Answering this holistic question can help you align your development goals with your business goals and help you arrive at a software solution best suited for your needs.
2. Will your users need to use the app offline?
Do any of your app use cases demand offline operation? Will caching content or building a customized offline page on a web app be useful in such scenarios? Will your web app still support necessary native features without an active internet connection?
If the answer to these questions is ‘no,’ then a mobile app will be the most viable software solution for your needs.
3. Will your app need device-native capabilities?
Web apps today can leverage device capabilities nearly as much as native apps. They can use a phone’s geolocation, motion and orientation capabilities, camera, and microphone as seamlessly as native apps.
But web apps still struggle to access device systems and make changes on a systemic level. Further, hardware connection limitations such as lack of Bluetooth access, proximity sensing, gallery access, phonebook access, inter-app sharing, user-idle detection, sending messages, etc. can be limiting for enterprises that want their apps to include these functionalities.
Additionally, iOS devices pose many limitations on hardware connectivity with web apps, which can defeat the development purpose.
Therefore, if your app needs specific device-native capabilities that websites can’t access and harness, you’re better off building a native mobile app instead.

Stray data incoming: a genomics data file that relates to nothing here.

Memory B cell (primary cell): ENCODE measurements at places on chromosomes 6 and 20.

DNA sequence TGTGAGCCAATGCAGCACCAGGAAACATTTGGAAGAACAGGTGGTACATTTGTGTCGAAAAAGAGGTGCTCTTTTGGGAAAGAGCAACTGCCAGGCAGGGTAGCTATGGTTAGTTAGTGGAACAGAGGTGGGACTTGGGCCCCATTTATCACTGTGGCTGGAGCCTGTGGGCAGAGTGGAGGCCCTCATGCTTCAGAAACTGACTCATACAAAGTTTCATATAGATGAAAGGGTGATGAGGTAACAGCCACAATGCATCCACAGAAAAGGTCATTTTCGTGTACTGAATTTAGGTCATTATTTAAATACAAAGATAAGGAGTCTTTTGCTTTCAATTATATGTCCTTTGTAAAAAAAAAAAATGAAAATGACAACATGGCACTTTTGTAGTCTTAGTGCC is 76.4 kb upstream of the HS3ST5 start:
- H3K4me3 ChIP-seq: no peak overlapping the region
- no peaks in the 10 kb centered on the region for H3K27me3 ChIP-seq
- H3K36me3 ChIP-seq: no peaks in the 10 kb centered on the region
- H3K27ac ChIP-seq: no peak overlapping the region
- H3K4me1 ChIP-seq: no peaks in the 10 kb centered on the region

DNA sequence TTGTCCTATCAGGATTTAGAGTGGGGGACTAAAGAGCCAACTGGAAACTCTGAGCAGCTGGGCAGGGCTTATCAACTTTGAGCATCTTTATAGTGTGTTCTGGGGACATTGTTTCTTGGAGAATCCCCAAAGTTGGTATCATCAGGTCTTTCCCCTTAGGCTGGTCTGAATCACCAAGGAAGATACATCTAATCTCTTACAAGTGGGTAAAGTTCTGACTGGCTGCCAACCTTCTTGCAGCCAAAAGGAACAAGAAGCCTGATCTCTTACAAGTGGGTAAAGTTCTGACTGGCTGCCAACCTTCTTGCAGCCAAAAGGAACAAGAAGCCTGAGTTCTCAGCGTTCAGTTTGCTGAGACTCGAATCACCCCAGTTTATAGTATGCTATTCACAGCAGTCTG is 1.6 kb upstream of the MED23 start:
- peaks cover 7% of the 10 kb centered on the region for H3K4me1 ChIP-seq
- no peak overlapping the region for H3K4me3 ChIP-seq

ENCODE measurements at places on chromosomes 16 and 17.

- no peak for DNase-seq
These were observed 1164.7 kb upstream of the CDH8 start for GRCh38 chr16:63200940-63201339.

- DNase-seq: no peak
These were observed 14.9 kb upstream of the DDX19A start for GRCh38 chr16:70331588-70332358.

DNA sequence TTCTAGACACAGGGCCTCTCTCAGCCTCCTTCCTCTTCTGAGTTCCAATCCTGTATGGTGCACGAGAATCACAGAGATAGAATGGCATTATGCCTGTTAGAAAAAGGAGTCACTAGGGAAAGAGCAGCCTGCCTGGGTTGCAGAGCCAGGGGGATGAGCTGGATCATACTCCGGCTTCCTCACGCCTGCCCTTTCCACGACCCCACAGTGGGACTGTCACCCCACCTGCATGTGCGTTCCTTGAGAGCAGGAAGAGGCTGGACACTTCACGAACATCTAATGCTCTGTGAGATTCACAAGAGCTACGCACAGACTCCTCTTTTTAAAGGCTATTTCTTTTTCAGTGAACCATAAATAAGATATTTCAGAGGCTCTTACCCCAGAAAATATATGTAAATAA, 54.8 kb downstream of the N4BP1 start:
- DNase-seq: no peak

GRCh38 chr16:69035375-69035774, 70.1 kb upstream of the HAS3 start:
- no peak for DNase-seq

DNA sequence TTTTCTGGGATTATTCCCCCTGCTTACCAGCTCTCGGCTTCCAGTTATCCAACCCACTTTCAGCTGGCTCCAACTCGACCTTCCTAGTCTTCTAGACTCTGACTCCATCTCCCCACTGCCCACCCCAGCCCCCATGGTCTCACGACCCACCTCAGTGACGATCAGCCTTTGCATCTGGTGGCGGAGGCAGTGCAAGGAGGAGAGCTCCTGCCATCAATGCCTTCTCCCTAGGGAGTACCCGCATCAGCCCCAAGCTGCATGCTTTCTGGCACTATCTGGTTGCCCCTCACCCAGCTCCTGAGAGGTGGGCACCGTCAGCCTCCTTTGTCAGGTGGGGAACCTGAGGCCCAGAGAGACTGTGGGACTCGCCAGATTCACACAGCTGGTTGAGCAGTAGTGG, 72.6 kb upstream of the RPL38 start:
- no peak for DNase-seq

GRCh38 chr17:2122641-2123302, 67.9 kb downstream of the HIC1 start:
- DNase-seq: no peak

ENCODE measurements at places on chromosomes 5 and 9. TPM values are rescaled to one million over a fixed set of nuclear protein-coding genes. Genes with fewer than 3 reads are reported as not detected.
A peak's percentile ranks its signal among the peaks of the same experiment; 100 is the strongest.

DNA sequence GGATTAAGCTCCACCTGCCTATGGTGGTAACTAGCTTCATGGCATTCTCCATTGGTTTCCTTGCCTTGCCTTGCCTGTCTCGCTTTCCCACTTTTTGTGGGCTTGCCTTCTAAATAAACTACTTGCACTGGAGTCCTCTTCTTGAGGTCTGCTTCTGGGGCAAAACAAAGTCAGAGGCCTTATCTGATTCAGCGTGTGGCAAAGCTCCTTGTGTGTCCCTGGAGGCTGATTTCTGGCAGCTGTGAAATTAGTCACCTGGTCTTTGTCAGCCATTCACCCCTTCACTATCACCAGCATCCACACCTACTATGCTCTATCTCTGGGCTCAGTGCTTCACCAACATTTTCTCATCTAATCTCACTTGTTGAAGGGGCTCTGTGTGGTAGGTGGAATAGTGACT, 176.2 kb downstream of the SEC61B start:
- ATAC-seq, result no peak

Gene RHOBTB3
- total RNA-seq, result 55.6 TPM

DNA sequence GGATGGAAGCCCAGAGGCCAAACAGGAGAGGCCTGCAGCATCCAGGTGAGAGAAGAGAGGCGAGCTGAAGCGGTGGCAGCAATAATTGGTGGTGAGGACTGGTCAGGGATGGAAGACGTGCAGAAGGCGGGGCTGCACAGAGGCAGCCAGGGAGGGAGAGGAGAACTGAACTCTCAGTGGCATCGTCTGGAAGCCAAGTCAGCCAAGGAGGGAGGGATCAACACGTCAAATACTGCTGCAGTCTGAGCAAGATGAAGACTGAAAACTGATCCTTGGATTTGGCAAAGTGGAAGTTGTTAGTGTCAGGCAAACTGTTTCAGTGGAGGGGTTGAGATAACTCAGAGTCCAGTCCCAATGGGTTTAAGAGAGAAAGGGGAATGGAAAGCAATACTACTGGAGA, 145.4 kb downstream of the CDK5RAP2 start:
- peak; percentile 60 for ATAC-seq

Also Read: The Ultimate Guide to iOS App Development
4. How fast do you want your product to reach users?
Building customized native mobile apps can take significantly more time than building web apps, depending on the number and complexity of functionalities needed. Further, distributing apps on app stores requires approvals, which can be a long-drawn process—especially if your software is rejected and needs to be reworked.
Many enterprises want to build and release a minimum viable product as soon as possible. Unless build-quality and rushed user experience aren’t a concern, enterprises with urgent app requirements can build web apps.
5. What’s your development budget?
Native mobile app development for different operating systems can be more expensive than building a native-like web app that runs on browsers. This is especially true for projects that don’t use cross-platform development frameworks.
If your team doesn’t have the budget allocated to undertake a mobile app development project, a web app can be a more economical alternative.
6. Do you have the team to develop the right app?
Your web development team that built you a website may have the skill set to build web apps, but they may not have the required skills to build full-fledged native mobile apps. Even if you have a mobile app development team, they may have the app development know-how specific only to one operating system.
This means that you’ll either have to hire an app developer/team of app developers or a mobile app development company to train your team to pick up the required skills.
Both approaches will cost you time and money that can otherwise be invested elsewhere. This is why many enterprises hire app development partners like Successive Technologies to build powerful mobile apps/web apps at minimal risk and optimal return on investment.
Choose a solution that’s best for your users—and business!
When comparing mobile app vs web app for enterprise needs, there’s no clear winner. Web apps are faster and more economical to build and can perform (and look) almost like native apps, while native apps can work offline and have better performance and hardware connectivity.
Depending on your app’s potential use cases and user experience requirements, your team’s development budget, resource availability, time constraints, and other factors, one software solution may take precedence over the other. You may also decide to drop the app development idea altogether, or you may choose to build both versions!
But no matter what software solution you pick, remember to keep the user at the center of it all and deliver delightful brand experiences that keep them coming back for more!